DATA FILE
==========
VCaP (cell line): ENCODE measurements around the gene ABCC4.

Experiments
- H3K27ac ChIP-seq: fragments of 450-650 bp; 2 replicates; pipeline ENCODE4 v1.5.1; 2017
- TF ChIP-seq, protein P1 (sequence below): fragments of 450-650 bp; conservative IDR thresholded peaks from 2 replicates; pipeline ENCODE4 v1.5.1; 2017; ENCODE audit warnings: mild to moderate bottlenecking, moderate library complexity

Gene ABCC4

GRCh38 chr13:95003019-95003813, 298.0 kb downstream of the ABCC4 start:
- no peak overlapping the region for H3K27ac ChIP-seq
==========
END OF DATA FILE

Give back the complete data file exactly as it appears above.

VCaP (cell line): ENCODE measurements around the gene ABCC4.

Experiments
- H3K27ac ChIP-seq: fragments of 450-650 bp; 2 replicates; pipeline ENCODE4 v1.5.1; 2017
- TF ChIP-seq, protein P1 (sequence below): fragments of 450-650 bp; conservative IDR thresholded peaks from 2 replicates; pipeline ENCODE4 v1.5.1; 2017; ENCODE audit warnings: mild to moderate bottlenecking, moderate library complexity

Gene ABCC4

GRCh38 chr13:95003019-95003813, 298.0 kb downstream of the ABCC4 start:
- no peak overlapping the region for H3K27ac ChIP-seq